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Boulez: Le Marteau sans maitre; Derive 1 & 2

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“. . . the great artist Pierre Boulez is making more relaxed and more sovereign music than ever before.”
Die Zeit, Hamburg
Pierre Boulez was born in 1925 in Montbrison, France. He first studied mathematics, then music at the Paris Conservatory, where his teachers included Olivier Messiaen and René Leibowitz. In 1954, ... Read more in Amazon's Pierre Boulez Store

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Product details

1. Le Marteau sans maître
2. Dérive 1 & 2

Product Description

titolo-le marteau sans maitrecompositore-pierre boulez orchestra-ensemble intercontemporain direttore-pierre boulez etichetta-deutsche grammophonn. dischi1data24 marzo 2005supportocd audiogeneremusica sinfonica-brani----1.le marteau sans maitre: avant l'artisanat furieux. rapideascolta2.commentaire i de bourreaux de solitude. lentascolta3.l'artisanat furieux. modere sans riguerascolta4.commentaire ii de bourreaux de solitude. rapideascolta5.fantasia bacarach - iva zanicchiascolta6.chiunque tu sia, ti amo - catherine spaakascolta7.apres l'artisanat furieux. rapideascolta8.commentaire iii de bourreaux de solitude. assez lentascolta9.bel edifice et les pressentiments - double. tempo libreascolta10.derive 1 (1984): tres lent, immuableascolta11.derive 2 (1988, 2002): tres rapide

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Most Helpful Customer Reviews on Amazon.com (beta)

Amazon.com: 9 reviews
37 of 39 people found the following review helpful
Bravo Mr Boulez!!! 14 May 2005
By Osvaldo Colarusso - Published on Amazon.com
Format: Audio CD
Le Marteau Sans maître is one of the most important works of the Twentieth Century . It is a work that symbolize, by its austerity and rationalist process of composition , the essence of the second vanguard of the century. After years of a Neo Classical process (1920-1950) , the new generation, born in the twenties , rediscovering Webern and Schoenberg , were ready to change the history. The serialism was at its peak: timbres , durations, dynamics, everything was pre determinate. Le Marteau sans Maitre can be read as a new way to see one of the most important works of the first half of the twentieth century: Pierrot Lunaire, by Arnold Schoenberg. Schoenberg wrote this work in three parts, with different subjects in each of the three parts. Pierre Boulez handle with three parts too: There are three songs based in three poems by Rene Char. And each song has one instrumental precedent or commentary. But the order isn't easy to understand: Lets take the three first movements of the work:it begins with a intricate fast scherzo: it is one precedent of the song L'artisanat furieux. Than we have a commentary of another song :Bourreaux de solitude. Than for the first time one of the songs: L'artisanat furieux. This one is a clear homage to Schoenberg. As in the seventh song of Pierrot Lunaire , we have hear a music to voice and solo flute. And as in Pierrot Lunaire, Boulez controls the extension of the pauses between the movements of the work. The sounds of Le Marteau sans maitre include exotic sounds like the African ( and very popular in Bahia-Brazil) Agôgô and the Caribbean Maracas. And the end of the work evokes something of oriental music. The surrealist texts are placed in a very sophisticated atmosphere . The result is fantastic. At the end we have a fusion between the voice and the instruments. If you don't have to play or to conduct this work, forget all the difficulties of the score. Enjoy the sounds, the ambience and the fantastic relations between text and music.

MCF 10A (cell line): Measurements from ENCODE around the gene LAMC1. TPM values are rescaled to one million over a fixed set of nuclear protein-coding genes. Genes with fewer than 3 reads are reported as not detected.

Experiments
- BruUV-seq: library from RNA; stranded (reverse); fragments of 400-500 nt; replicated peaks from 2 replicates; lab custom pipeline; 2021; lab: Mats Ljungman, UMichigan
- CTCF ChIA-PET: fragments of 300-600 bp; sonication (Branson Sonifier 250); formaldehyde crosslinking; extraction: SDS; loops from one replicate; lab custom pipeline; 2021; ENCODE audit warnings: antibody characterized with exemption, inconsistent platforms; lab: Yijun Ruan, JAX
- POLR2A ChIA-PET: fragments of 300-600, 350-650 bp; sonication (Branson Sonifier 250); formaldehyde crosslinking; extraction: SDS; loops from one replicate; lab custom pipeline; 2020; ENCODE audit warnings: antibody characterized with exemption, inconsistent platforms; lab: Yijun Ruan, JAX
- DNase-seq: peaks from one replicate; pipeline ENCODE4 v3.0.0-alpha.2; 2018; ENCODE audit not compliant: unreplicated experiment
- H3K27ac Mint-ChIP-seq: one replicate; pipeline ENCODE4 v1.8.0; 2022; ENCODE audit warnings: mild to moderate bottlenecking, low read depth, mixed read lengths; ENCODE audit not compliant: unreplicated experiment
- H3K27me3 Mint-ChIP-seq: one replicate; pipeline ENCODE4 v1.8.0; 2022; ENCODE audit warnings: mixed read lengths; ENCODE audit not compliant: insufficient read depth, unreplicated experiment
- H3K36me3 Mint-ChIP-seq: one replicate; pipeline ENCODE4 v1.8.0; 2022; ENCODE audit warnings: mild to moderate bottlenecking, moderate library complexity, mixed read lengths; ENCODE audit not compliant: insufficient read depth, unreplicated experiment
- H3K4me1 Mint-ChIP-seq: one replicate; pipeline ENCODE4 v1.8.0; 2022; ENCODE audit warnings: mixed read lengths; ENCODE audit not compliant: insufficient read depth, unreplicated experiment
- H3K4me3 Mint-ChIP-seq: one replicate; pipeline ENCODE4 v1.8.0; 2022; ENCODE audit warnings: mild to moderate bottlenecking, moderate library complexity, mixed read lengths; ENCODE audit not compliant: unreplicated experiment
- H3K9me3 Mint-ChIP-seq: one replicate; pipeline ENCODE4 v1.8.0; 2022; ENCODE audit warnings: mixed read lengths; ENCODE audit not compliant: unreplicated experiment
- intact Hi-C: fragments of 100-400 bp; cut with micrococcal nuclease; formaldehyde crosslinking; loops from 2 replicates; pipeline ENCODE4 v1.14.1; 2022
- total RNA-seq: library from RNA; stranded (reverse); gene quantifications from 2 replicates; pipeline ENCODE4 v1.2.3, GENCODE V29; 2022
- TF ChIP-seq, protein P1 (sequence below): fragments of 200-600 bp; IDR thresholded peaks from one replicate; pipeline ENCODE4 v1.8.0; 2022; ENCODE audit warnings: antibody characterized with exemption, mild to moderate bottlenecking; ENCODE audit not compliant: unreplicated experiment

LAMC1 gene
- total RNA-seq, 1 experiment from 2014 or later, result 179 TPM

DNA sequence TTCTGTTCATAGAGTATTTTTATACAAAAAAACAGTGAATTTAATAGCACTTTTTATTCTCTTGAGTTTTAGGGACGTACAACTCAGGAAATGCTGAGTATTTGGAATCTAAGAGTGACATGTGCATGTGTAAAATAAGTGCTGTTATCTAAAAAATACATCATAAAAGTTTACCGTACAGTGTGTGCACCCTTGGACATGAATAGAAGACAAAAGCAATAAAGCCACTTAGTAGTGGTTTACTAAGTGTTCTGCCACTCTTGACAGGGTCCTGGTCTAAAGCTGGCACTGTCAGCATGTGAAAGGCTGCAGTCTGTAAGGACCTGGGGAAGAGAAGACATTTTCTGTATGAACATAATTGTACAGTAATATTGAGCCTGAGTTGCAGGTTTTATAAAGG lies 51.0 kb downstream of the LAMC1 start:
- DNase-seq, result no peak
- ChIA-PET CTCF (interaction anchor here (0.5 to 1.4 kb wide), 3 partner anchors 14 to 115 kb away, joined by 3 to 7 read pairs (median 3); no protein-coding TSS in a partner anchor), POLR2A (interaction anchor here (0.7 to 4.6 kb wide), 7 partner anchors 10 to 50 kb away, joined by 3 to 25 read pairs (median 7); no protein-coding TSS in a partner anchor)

Before this recent performance Pierre Boulez recorded several times this work. There are two of these versions that are remarkable: one with the mezzo Jeanne Deroubaix ( the flutist in this record was the fantastic Severino Gazzeloni) and other with the famous Canadian Mezzo Yvonne Minton ( with fantastic musicians as the percussionist Sylvio Gualda and the flutist Michel Debost). I would like to remember that there is one very interesting old recording ( in LP) conducted by Robert Craft, and curiously this is the only one to follow the crazy metronomic marcs of the score. Boulez himself never followed his metronomic indications, and this new recording is the slower of all. The young musicians of the Ensemble Intercontemporain play this music as if it were easy. As never before we have hear a fluency and one constant beauty of sound. The Mezzo Soprano Hilary Summers has a beautiful voice and her intonation is simply perfect. Her range is perfect for this music. In short: this is the most fluent and the most perfect performance of Le Marteau sans Maître . And technically the sound of the recording is outstanding . As a bonus we have two other masterpieces: Dérive 1( 1984) and the wonderful Dérive 2 ( concluded in 2002). This recent composition has some instrumental colors of a profound beauty. Written for 11 instruments, it shares the atmosphere of Sur Incises and of Répons. Dérive 2 is a testimony of the energy of this young 80 years old composer. Maybe the most important musician of the second half of the twentieth century. This recording gives you the opportunity to know compositions that aren't easy. But no one can deny that these are works among the really more important works of the last 50 years. These works deserve your attention .